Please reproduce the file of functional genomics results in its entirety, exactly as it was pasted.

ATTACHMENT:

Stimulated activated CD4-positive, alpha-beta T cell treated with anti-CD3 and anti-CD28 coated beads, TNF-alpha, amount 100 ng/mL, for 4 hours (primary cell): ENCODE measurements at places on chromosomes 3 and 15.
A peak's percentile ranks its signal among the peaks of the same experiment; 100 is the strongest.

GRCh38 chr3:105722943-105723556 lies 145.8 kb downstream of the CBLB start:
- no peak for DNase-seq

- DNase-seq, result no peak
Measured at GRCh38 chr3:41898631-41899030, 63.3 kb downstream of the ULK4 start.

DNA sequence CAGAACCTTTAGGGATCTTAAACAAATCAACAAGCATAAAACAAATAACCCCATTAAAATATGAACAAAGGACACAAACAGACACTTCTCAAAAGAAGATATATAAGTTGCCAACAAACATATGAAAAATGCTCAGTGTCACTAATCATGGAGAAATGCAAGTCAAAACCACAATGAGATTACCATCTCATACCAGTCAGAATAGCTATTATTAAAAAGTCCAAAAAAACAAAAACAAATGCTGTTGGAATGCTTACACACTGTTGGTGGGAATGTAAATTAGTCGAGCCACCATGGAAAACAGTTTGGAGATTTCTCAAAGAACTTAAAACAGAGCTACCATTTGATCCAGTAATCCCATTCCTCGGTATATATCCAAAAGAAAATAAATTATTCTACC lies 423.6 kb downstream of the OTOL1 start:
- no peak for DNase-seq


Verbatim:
Stimulated activated CD4-positive, alpha-beta T cell treated with anti-CD3 and anti-CD28 coated beads, TNF-alpha, amount 100 ng/mL, for 4 hours (primary cell): ENCODE measurements at places on chromosomes 3 and 15.
A peak's percentile ranks its signal among the peaks of the same experiment; 100 is the strongest.

GRCh38 chr3:105722943-105723556 lies 145.8 kb downstream of the CBLB start:
- no peak for DNase-seq

- DNase-seq, result no peak
Measured at GRCh38 chr3:41898631-41899030, 63.3 kb downstream of the ULK4 start.

DNA sequence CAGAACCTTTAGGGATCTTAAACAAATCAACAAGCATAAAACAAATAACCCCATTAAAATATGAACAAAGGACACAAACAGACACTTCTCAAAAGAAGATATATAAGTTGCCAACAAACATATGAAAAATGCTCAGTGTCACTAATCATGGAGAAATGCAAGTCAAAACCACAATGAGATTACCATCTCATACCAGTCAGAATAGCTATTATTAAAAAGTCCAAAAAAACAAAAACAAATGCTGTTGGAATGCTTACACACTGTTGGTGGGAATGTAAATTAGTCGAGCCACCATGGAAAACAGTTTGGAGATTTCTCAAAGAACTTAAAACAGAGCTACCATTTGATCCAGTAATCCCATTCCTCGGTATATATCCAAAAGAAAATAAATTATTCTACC lies 423.6 kb downstream of the OTOL1 start:
- no peak for DNase-seq